Matobo Hills National Park is home to a variety of wonders. Its landscapes call to the wild wanderer, the culturally curious, the artist as well as the philosopher. Its granite boulders may summon the explorer, whereas its vistas beckon the dreamers, and its cultural quilt, historians. Matobo Hills offers a travel tincture for everyone, reaching out in recognition of what you seek in a journey.
From ancient rock art to rhino trekking, learning about Ndebele culture and colonial history, Matobo Hills captures one’s interest and holds it tight. A lesser-known highlight of the national park, and a feature that will summon the birders, is the population of Black Eagles. The park boasts one of the largest populations of black eagles in the world. A rare and royal bird in sighting and stature, the landscapes of Matobo are where these eagles nest and breed with their chosen mates for life. Its rocky, mountainous terrain is the birds’ preferred habitat, as well as home to the rock hyrax, the black eagles’ favourite meal, sustaining the healthy fleet of feathered friends.
This bird of prey sports a coal black plummage, with a white lower back forming a V at its shoulders. At 70 – 80 cm in length, the Black Eagle is a large raptor, flying through the African skies at a characteristic slow pace. They make full use of thermals, floating effortlessly as well as conserving energy, rising and gliding for long spells over mountainous terrain.
Black Eagles are found through most parts of Sub-Saharan Africa in a mountainous habitat, correlating with a high density of their prey – the rock hyrax. Although regarded ‘least concern’ as a species (IUCN 2011), their healthy population has been threatened due to habitat degradation and change of land use, affecting access to food and nesting areas. The Black Eagle is highly territorial, hence its consistent population in distinct areas. Male and female are often seen flying and hunting together, monogamous birds who mate for life – the partnership also advantageous to their hunting success rate.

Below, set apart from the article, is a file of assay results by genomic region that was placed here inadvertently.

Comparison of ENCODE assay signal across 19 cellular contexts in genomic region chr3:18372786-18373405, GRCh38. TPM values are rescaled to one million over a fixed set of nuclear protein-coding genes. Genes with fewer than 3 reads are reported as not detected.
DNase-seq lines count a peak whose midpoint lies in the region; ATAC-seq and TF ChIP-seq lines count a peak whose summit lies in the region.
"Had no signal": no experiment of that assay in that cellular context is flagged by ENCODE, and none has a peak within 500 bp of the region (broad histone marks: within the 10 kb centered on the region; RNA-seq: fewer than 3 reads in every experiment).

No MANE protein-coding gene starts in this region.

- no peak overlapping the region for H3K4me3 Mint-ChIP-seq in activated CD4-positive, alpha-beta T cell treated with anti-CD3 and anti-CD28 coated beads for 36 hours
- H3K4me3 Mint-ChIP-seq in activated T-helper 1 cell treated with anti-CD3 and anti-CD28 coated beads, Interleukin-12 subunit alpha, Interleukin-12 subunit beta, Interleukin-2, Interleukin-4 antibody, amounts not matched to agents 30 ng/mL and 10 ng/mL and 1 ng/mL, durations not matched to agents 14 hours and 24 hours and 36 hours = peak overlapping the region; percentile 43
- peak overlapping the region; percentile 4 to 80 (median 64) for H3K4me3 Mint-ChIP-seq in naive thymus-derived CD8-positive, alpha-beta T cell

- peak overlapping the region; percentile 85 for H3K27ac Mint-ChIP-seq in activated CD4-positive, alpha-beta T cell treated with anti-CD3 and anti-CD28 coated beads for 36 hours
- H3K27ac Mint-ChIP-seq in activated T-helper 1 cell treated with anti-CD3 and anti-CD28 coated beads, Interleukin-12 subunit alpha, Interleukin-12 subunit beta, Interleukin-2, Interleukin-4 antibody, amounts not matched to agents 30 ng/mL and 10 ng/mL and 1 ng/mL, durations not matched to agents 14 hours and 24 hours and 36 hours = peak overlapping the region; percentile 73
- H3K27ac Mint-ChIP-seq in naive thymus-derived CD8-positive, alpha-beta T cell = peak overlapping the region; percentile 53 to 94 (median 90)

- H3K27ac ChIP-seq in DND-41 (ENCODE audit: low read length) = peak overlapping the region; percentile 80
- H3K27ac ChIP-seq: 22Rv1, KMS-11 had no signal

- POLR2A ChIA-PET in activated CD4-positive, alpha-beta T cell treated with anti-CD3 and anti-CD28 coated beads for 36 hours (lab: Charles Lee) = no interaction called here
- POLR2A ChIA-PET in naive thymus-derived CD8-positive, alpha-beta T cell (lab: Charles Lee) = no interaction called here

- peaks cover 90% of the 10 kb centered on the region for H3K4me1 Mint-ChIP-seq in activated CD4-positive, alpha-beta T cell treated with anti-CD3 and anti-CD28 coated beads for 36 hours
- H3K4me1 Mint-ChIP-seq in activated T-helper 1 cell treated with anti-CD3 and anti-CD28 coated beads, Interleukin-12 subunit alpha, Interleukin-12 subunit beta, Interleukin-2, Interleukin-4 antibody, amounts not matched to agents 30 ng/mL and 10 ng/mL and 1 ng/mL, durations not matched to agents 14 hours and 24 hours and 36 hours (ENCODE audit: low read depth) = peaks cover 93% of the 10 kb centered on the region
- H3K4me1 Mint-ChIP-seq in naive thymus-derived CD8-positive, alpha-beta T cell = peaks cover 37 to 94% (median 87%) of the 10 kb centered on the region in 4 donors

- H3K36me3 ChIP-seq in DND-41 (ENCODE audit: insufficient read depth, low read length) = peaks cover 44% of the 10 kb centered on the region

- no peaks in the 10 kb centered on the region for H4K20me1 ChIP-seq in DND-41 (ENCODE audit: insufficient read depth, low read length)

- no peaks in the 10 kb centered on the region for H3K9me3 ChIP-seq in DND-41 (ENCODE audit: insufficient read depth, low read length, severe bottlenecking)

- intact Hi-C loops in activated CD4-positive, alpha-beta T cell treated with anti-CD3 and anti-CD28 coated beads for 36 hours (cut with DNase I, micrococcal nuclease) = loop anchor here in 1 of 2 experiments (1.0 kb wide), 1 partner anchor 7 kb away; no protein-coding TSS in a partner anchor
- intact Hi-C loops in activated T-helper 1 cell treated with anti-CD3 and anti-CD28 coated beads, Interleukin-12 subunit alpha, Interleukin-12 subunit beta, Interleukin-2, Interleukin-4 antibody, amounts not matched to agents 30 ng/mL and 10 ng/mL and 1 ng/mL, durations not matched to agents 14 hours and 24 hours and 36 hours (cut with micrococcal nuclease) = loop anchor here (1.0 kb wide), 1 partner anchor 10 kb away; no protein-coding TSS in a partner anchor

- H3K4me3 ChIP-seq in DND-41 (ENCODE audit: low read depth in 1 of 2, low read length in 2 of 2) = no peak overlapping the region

According to a study published in Ostrich – Journal of African Ornithology, their diet in Matobo Hills is 98% hyrax. Author Ngoni Chiweshe goes on to explain that this food staple is shared with local communities, putting pressure on the survival of the hyrax, the black eagles as well as the humans in the area. There is a significant effort put into conservation education at local schools surrounding the national park, with traditional chiefs, healers and the public invited to discussions to further spread awareness.
Breeding activity begins around June, in winter, however, nest building begins in March/April. Nests are normally built on rocky cliff ledges, out of reach from human or animal access. One to two eggs may be laid, with an incubation period of around 45 days. If two chicks are born, siblicide may occur, where the stronger chick will outdo its sibling for food, as well as physically harming it to the point of death. Such behaviour grants a higher chance of survival for the remaining chick, with all competition for food out the way. According to the Black Eagle Project, at one stage there were +/- 60 breeding pairs within the Matobo National Park borders.
The stature of the Black Eagle is akin to royalty, regal in stance and character. Witnessing a pair riding heat thermals above the granite boulders in Matobo Hills is nothing short of breathtaking. Shashani Matobo Hills Lodge shares its surroundings with these magnificent creatures, dedicated to distributing awareness and exposing guests to their unique lifestyle amongst the rocks. Whether a birder, an artist, explorer, or philosopher, observing the black eagle in its natural habitat is a truly wild and wonderful encounter. Contact us by filling in the form below to spread your wings and immerse yourself in the varied and captivating landscapes of Matobo Hills.